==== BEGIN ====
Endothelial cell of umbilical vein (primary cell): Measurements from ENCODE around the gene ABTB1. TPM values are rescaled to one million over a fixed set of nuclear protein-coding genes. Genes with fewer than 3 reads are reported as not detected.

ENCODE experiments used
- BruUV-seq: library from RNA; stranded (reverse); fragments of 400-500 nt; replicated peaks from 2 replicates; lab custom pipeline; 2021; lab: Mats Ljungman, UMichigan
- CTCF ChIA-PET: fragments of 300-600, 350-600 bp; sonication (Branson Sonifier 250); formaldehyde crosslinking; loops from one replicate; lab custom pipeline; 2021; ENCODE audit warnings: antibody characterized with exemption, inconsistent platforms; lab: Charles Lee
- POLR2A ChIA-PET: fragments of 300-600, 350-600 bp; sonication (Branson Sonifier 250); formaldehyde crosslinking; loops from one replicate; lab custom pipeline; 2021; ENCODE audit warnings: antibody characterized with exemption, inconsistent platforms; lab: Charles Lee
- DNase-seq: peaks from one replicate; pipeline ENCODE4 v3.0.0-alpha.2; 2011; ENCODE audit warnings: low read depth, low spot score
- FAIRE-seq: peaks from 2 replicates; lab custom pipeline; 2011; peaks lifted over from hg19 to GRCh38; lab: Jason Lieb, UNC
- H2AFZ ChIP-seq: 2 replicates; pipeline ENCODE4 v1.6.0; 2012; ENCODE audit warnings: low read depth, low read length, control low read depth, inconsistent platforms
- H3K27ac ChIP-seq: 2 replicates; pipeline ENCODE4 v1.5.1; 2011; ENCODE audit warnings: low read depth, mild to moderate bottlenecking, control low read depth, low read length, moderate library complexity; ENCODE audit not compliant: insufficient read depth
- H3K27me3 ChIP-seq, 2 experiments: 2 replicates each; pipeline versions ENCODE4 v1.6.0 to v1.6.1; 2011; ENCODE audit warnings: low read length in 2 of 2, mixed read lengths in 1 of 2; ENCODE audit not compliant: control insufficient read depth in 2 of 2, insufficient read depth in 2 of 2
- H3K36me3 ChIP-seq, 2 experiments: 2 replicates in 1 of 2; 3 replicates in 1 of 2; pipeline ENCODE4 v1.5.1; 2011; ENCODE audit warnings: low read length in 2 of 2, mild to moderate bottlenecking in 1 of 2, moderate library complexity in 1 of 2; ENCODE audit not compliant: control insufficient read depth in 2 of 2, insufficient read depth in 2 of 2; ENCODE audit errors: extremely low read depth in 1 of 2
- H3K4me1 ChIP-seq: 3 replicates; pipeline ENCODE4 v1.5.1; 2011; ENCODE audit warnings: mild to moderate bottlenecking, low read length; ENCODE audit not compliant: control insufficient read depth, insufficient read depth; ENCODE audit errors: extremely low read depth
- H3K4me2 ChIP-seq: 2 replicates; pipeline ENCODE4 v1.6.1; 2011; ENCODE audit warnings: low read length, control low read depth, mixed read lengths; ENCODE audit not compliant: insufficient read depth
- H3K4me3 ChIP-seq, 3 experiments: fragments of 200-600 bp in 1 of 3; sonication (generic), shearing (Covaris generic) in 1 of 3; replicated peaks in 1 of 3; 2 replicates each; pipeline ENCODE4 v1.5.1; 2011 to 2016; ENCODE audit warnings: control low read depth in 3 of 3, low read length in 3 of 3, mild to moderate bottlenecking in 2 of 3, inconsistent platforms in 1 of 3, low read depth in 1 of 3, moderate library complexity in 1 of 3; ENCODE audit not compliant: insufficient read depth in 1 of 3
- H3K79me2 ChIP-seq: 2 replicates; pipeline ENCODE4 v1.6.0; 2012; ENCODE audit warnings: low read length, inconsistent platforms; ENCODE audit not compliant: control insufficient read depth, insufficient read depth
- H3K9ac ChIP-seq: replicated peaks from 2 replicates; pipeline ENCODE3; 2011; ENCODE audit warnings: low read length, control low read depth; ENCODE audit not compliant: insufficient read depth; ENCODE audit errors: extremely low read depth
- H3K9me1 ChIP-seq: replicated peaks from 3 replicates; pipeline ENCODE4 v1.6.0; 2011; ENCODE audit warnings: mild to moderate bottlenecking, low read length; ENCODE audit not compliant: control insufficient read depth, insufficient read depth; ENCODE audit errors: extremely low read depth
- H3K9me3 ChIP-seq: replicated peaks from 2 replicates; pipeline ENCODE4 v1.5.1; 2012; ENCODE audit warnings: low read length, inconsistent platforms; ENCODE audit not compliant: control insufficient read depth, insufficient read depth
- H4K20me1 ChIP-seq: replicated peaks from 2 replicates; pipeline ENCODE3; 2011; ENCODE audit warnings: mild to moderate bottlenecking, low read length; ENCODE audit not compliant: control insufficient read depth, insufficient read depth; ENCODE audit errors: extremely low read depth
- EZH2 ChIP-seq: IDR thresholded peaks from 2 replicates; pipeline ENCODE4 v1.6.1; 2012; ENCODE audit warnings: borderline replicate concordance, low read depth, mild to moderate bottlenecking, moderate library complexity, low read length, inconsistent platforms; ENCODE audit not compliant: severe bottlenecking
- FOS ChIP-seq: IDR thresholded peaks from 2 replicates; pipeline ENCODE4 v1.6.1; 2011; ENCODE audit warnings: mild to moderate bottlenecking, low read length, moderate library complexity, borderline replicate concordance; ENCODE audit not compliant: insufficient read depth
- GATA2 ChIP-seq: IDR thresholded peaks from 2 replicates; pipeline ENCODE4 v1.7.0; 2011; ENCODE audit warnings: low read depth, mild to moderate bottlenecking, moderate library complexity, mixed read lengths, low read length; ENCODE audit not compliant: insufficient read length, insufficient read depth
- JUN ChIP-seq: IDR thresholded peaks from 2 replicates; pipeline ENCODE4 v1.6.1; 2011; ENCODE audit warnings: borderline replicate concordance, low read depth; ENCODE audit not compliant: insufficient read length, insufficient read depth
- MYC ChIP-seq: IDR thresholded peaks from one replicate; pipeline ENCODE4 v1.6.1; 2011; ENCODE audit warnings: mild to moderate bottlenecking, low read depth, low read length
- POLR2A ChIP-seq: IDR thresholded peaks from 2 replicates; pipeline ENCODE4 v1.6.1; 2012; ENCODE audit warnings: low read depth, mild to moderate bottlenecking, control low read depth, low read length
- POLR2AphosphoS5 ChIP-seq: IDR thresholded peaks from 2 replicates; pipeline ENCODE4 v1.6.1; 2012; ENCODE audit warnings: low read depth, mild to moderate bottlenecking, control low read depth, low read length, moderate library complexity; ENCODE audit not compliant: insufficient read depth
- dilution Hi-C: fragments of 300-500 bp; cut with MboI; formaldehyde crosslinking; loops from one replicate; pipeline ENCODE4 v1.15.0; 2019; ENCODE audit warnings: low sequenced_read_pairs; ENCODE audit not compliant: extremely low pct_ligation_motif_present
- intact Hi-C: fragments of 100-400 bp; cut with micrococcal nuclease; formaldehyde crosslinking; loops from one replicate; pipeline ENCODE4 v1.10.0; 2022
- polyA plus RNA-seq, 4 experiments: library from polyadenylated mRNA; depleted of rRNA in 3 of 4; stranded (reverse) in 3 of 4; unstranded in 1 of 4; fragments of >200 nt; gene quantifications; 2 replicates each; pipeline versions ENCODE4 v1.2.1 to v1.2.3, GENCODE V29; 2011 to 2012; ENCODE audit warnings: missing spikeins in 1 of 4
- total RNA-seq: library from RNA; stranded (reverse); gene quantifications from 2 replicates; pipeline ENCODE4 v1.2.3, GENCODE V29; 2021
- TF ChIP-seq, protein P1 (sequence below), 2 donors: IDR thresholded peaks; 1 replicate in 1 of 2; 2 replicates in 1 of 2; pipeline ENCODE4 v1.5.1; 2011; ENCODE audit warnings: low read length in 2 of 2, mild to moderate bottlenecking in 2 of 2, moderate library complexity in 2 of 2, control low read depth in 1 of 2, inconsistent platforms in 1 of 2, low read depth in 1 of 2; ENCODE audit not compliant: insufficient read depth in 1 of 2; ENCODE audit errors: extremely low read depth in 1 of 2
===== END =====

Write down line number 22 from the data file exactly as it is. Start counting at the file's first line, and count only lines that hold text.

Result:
- GATA2 ChIP-seq: IDR thresholded peaks from 2 replicates; pipeline ENCODE4 v1.7.0; 2011; ENCODE audit warnings: low read depth, mild to moderate bottlenecking, moderate library complexity, mixed read lengths, low read length; ENCODE audit not compliant: insufficient read length, insufficient read depth